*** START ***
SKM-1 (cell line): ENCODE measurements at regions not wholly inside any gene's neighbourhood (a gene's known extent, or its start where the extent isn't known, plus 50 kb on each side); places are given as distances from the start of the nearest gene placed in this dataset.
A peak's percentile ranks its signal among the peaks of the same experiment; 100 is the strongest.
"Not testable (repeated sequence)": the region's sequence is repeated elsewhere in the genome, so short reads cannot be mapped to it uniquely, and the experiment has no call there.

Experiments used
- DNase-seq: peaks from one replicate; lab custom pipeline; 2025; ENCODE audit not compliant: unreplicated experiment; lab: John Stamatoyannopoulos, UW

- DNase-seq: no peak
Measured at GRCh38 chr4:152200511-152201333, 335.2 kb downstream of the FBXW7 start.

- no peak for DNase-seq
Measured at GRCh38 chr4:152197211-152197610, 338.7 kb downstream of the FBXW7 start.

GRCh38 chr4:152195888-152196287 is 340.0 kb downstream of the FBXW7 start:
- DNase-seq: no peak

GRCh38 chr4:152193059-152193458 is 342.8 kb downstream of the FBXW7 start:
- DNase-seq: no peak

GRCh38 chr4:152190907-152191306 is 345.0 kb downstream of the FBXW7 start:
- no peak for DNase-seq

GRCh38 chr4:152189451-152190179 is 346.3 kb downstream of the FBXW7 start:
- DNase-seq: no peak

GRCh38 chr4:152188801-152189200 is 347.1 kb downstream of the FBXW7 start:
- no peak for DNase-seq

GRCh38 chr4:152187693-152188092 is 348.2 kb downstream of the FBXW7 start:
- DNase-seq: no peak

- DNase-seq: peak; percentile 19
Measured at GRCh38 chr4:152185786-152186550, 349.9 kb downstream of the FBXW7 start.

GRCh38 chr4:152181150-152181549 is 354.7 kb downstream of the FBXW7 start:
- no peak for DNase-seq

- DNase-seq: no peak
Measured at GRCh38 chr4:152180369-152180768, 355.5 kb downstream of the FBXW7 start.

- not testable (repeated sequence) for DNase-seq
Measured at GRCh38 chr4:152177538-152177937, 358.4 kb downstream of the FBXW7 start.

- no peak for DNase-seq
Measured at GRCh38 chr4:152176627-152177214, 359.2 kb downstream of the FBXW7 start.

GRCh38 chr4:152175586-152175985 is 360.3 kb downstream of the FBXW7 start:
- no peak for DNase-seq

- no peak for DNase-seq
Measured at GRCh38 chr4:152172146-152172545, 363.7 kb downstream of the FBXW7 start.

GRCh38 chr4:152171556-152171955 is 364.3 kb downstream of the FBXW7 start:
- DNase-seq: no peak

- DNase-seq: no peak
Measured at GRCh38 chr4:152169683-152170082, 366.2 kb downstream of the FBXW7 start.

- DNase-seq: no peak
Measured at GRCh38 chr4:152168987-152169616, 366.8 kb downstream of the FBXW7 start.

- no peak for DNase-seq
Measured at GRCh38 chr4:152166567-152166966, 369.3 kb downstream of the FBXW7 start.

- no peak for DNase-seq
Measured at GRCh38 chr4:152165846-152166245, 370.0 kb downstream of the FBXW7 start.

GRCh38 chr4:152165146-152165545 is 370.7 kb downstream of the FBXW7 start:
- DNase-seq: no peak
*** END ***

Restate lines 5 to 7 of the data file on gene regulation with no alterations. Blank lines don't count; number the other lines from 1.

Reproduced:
- DNase-seq: peaks from one replicate; lab custom pipeline; 2025; ENCODE audit not compliant: unreplicated experiment; lab: John Stamatoyannopoulos, UW

- DNase-seq: no peak
Measured at GRCh38 chr4:152200511-152201333, 335.2 kb downstream of the FBXW7 start.